Mother’s Kitchen

Debbie left school when her parents split up, she stayed on with her father in the home. Her grandma said there was a job down at the nursing home caring for the residents – it would be a steady job. Debbie was taken on. Sitting out at morning tea she looked out of place, alone. The older women talked about the waste, the pity of it – said she ought to get another job – that got her more in touch with young people. But not knowing how to go about it, Debbie stayed with the job, attracted the attention of Mick, the cook, who talked to the hostel manager and got her working with him in the kitchen.

Mick got offered another job – to be the chef manager at the Mother’s Kitchen restaurant – asked Debbie to come on as staff. Debbie went to work with Mick.

Late hours together, they started up a relationship – Mick had been married sometime – there was a wife and kids that lived somewhere, that Mick never went to visit.  Mick had friends that he used to hang out with when the Kitchen closed. It was here that Debbie first saw cocaine, saw cocaine being used. It scared her a lot that they used cocaine but Mick told her to chill – no one bothers about cocaine – half the city uses it – it’s the only way to party.

Debbie didn’t feel ready to move in with Mick, but then the family home got sold, her father’s new partner made it clear she didn’t want Debbie around. Debbie moved in with Mick.

Mick kind of changed once Debbie moved in, like she was taken for granted, she would want to go home to bed, Mick would want to party. Debbie wanted Mick all to herself at home, wanted him to stop the cocaine parties – no, she wouldn’t do cocaine – she’d have a couple of drinks. Mick wasn’t quite so attentive to Deb at the parties now he had her at home. Deb noticed him flirting with other women. One night she got so incensed at him ignoring her, she told him she was leaving early and flounced out of the room.

Mick didn’t come back til late morning he hadn’t been home long when there was two men knocking on the door wanting a word with Mick. Mick went off with them, and he didn’t come back.

Deb had to start the Kitchen without him – lucky it was a quiet night. Debbie called the owner late next morning for news of Mick – the owner told Debbie to cook until Mick turned up – which he never did. Which is how Debbie got into being the cook at Mother’s Kitchen, spending her nights alone, spending her days with her eye on the door – wanting Mick to appear.

Debbie was a kindly soul, made people feel wanted. They inhaled her food, never wanted to go home. People respected that Debbie seemed to have some private thing that she never took up any offers to go out with men, and there was plenty that asked her.

All was happy until one day Mick re-appeared on the scene. Tired after work, Debbie went back to the flat – found Mick on the couch, discovered that he’d broken in through the bedroom window. Money said Mick, I need a fix – let’s get down to the ATM. Debbie in shock went where he led her, got the money, gave it to Mick. Wait up said Mick – we got some talking to do – as if she could go to sleep.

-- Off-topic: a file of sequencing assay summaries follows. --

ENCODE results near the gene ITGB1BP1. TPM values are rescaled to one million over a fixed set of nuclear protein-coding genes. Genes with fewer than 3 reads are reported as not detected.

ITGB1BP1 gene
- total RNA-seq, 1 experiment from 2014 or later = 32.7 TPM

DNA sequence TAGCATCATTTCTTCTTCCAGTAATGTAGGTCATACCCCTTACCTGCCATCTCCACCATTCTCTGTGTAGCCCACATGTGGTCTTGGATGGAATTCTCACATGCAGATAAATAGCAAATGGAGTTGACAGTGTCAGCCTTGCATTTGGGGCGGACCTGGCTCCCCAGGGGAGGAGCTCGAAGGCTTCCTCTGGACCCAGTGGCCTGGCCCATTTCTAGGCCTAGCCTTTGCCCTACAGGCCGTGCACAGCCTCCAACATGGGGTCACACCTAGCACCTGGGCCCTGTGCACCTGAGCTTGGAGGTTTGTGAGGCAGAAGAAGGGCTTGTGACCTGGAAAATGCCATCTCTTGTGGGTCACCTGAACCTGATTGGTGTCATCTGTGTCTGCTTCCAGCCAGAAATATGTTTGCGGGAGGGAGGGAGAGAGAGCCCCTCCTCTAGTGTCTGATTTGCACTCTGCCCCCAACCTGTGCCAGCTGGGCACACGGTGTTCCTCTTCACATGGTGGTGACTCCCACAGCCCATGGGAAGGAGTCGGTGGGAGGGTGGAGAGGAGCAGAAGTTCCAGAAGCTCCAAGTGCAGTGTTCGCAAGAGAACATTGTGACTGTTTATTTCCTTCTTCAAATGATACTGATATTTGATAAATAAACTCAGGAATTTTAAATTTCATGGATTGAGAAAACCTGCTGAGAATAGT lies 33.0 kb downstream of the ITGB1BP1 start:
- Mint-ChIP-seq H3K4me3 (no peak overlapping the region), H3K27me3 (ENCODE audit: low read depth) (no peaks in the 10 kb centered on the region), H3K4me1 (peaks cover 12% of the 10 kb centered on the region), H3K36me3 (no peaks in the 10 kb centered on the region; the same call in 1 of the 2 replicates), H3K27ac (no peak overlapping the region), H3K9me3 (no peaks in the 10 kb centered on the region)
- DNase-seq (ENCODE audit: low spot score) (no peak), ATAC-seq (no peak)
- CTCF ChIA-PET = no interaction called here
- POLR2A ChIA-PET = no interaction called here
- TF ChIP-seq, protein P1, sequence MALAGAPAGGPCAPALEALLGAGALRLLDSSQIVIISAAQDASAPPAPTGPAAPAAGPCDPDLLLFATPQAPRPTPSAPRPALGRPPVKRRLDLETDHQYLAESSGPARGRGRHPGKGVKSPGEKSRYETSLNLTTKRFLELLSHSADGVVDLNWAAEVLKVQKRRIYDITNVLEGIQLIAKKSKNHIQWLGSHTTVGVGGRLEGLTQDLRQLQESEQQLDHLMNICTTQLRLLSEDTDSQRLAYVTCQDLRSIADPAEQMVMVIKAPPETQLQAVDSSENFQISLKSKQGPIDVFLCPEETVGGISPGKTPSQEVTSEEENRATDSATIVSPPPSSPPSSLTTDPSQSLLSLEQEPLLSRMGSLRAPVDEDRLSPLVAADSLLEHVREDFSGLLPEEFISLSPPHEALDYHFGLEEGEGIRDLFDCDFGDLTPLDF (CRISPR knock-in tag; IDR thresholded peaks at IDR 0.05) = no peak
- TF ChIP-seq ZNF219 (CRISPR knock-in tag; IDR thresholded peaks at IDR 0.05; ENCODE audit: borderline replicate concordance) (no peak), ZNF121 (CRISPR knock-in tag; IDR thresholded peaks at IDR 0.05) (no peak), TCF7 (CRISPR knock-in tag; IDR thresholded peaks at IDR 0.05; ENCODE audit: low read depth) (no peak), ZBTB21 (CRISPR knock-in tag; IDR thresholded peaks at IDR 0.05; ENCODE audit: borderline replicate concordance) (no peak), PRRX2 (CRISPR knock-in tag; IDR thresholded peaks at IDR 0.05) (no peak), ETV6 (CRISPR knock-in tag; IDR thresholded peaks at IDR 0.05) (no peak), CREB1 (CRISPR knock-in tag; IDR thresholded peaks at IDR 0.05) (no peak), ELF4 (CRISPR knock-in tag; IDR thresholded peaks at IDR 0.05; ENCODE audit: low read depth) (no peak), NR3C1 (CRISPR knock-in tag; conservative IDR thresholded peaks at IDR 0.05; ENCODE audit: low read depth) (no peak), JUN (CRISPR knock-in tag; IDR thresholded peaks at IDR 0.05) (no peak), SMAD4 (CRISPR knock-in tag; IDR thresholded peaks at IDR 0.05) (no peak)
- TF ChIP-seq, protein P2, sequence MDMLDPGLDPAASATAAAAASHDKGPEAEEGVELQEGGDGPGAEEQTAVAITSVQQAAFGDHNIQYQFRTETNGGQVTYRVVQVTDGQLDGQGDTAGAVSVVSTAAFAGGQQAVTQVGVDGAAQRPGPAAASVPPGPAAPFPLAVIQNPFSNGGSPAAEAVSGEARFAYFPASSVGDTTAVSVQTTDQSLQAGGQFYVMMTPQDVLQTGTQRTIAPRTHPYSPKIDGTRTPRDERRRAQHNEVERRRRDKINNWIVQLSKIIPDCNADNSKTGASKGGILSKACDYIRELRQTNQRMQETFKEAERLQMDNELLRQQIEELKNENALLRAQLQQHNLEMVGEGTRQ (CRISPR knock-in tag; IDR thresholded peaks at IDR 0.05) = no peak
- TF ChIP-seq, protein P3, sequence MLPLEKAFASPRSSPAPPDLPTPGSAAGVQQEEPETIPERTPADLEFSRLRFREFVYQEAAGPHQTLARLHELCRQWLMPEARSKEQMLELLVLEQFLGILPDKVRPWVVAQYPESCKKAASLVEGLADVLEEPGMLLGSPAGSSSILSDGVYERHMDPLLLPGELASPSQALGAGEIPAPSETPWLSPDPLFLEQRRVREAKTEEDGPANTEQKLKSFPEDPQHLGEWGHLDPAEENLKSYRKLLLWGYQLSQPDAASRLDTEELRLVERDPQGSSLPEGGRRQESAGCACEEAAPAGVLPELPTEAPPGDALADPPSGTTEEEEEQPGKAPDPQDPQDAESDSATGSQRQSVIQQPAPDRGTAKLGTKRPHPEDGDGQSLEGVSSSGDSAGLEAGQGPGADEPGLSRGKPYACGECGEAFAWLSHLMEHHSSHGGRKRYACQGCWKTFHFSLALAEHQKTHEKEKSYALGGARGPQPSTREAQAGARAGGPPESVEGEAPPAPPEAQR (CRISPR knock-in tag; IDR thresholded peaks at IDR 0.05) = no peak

Mick returned, so wasted, so thin, Debbie wanted so much to hold him, but this couldn’t be, she couldn’t allow him – ok then, just one night.

It’s a dreary thing cocaine addiction, Debbie soon found out – she only made one rule for Mick that he was never, ever for any reason to come into the Kitchen – otherwise she decided that caring must be her fate. Most of the time Mick lounged around in the flat, in moods of deep depression, no company, no charm – a millstone round her neck that she lacked the courage to do anything about – and of course she gave him money – tried to do the right thing – tried to get him tidied up so that he could look for a job.

Then Debbie felt ill one day and the doctor confirmed she was pregnant. Despair filled Debbie’s soul. She thought about Mick’s wife and kids that were somewhere in the town, how could she work with a baby in hand, Mick would never support her. This baby would wreck everything. Debbie had a termination.

A few months later and Debbie felt sad, for no particular reason, life had become a chore. One night she came home from the Kitchen, feeling dead on her feet. Came into the flat and saw Mick hunched over some lines, sitting at the coffee table.

Debbie felt her eyes widen, felt a sharp intake of breath – went and leaned over Mick’s shoulder, and feeling relaxed she said – Hey, Mick – gimme some of that Marching Powder – I think I need a break

 

Drug addiction symptoms or behaviors include:

  • Needing to use the drug regularly — this can be daily or even several times a day
  • Failing in attempts to stop using the drug
  • Needing to maintain a supply of the drug
  • Spending money on the drug even though though the user can’t afford it.
  • Doing things to obtain the drug that they normally wouldn’t do, such as stealing
  • Needing the drug to deal with problems
  • Driving or doing other risky activities when under the influence of the drug
  • Focusing more time and energy on getting and using the drug

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